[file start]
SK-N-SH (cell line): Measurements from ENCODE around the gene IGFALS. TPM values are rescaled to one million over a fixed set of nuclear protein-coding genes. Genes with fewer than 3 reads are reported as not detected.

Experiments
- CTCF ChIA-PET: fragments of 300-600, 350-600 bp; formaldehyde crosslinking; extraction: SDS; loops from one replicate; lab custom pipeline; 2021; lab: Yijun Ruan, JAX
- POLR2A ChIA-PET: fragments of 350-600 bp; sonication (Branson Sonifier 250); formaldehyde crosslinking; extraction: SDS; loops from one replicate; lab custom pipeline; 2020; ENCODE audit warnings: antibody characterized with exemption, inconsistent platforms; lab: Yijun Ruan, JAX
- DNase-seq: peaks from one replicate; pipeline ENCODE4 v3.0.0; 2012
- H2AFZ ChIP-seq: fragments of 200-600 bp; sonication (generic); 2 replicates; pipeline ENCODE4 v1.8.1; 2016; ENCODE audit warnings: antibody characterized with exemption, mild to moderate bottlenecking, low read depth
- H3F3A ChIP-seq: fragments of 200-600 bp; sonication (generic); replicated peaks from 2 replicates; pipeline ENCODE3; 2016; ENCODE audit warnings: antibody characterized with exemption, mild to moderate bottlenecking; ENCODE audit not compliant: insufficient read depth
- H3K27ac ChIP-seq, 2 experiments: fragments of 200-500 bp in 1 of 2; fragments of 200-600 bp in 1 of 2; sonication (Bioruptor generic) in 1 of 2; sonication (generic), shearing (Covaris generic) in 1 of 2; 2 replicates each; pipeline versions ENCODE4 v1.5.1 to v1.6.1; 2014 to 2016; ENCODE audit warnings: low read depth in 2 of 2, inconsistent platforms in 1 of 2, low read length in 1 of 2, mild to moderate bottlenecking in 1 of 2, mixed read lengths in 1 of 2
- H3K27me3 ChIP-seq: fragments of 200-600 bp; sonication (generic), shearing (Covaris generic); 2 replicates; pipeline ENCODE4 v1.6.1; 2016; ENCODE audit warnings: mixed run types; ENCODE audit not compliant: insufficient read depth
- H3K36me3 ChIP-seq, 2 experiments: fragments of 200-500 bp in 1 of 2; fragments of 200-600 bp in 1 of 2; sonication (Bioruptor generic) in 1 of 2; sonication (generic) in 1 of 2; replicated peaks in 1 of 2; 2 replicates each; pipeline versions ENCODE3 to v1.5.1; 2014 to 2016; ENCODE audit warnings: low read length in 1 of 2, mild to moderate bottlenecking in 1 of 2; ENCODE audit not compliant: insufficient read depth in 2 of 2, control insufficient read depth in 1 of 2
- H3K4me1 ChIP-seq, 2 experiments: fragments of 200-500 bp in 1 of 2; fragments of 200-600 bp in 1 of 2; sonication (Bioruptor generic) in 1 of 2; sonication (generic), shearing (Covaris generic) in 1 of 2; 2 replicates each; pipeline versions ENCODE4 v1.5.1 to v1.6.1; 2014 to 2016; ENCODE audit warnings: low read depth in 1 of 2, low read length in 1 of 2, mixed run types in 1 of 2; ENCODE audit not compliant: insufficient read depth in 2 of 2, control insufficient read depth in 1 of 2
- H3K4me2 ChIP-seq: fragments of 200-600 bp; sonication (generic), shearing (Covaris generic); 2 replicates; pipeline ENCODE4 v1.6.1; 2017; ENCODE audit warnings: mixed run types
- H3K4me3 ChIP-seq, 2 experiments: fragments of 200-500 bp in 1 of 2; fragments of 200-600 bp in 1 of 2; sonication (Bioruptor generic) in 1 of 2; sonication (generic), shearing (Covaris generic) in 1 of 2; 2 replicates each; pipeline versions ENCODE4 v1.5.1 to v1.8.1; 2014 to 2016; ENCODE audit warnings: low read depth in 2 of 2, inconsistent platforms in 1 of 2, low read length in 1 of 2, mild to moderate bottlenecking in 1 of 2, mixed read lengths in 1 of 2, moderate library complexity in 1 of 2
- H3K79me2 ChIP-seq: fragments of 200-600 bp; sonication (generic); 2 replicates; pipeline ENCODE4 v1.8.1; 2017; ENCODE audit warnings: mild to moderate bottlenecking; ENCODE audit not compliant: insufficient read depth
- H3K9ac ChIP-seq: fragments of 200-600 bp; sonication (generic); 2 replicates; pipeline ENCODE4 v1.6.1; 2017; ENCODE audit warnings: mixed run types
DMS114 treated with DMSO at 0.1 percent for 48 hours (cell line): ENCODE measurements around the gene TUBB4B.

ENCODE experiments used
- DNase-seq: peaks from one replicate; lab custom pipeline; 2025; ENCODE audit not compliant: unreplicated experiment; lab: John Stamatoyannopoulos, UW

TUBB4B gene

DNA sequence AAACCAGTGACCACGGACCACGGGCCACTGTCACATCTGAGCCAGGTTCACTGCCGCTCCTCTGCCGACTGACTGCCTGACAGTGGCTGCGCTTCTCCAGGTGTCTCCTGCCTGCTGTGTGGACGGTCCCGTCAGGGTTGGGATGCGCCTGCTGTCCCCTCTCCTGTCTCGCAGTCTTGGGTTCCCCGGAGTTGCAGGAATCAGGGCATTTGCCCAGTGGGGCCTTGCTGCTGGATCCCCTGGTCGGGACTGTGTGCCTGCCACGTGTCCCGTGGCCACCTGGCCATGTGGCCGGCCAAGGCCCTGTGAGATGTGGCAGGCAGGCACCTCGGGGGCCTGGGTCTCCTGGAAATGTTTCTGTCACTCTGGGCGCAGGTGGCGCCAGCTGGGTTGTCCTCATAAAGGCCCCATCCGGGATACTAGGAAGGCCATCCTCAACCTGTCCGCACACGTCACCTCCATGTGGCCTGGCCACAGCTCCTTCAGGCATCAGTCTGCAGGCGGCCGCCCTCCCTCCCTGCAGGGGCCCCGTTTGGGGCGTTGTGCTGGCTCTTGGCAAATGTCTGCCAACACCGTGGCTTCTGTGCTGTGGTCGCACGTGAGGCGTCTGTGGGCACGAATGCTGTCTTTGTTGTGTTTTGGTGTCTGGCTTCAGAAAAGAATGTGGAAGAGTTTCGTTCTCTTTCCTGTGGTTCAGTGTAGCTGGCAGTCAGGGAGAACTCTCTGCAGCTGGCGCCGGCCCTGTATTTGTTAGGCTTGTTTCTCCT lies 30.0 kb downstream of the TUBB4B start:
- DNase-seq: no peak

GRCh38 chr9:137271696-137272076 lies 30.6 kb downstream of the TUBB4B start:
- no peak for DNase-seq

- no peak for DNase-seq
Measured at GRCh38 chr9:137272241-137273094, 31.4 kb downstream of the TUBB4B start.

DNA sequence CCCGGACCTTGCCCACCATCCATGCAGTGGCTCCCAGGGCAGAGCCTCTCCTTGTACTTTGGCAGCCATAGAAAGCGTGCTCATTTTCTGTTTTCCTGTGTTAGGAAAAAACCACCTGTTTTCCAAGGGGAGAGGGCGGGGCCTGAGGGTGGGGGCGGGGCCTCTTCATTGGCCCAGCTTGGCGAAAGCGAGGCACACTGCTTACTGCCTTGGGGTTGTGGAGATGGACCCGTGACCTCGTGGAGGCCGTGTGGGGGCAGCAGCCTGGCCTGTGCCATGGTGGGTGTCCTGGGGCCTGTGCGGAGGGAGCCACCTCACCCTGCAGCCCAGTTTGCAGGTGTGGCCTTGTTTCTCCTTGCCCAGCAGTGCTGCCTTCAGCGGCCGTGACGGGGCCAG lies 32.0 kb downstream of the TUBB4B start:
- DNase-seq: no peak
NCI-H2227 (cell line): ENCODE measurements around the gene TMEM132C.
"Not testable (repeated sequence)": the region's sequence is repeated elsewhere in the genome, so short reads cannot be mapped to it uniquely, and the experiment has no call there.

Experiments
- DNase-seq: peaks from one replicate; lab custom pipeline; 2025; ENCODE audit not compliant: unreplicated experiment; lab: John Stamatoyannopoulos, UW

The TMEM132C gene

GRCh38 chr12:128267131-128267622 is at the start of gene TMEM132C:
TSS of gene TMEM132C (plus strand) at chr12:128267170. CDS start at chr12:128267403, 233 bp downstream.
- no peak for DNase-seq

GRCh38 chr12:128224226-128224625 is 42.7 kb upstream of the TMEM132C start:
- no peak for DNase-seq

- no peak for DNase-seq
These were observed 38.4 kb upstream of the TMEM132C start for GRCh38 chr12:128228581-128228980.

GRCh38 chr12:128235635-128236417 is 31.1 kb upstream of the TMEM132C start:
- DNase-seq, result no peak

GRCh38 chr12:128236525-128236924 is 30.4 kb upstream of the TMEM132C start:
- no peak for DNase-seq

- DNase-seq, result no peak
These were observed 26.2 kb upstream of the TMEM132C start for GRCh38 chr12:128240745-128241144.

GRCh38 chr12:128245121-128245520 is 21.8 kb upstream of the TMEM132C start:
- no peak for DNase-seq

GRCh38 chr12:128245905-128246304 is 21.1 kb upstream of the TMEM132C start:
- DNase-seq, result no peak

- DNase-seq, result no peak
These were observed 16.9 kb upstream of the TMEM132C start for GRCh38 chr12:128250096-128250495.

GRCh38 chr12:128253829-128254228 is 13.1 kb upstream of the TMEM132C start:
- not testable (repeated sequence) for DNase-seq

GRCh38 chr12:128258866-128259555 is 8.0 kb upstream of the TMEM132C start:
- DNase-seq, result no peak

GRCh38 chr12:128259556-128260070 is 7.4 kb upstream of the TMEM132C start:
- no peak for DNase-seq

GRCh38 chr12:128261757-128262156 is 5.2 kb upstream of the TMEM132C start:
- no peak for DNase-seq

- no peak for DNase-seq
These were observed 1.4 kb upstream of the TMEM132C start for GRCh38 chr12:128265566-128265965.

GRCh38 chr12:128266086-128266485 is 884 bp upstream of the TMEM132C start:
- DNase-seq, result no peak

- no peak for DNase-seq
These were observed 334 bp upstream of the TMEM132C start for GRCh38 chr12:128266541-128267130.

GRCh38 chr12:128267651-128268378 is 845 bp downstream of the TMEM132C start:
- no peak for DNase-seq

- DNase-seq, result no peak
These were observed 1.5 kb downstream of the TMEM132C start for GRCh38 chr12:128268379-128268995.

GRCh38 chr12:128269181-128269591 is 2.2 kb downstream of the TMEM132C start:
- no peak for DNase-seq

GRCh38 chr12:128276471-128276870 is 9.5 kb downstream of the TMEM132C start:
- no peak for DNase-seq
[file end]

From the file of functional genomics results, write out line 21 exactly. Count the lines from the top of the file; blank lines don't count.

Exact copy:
- DNase-seq: no peak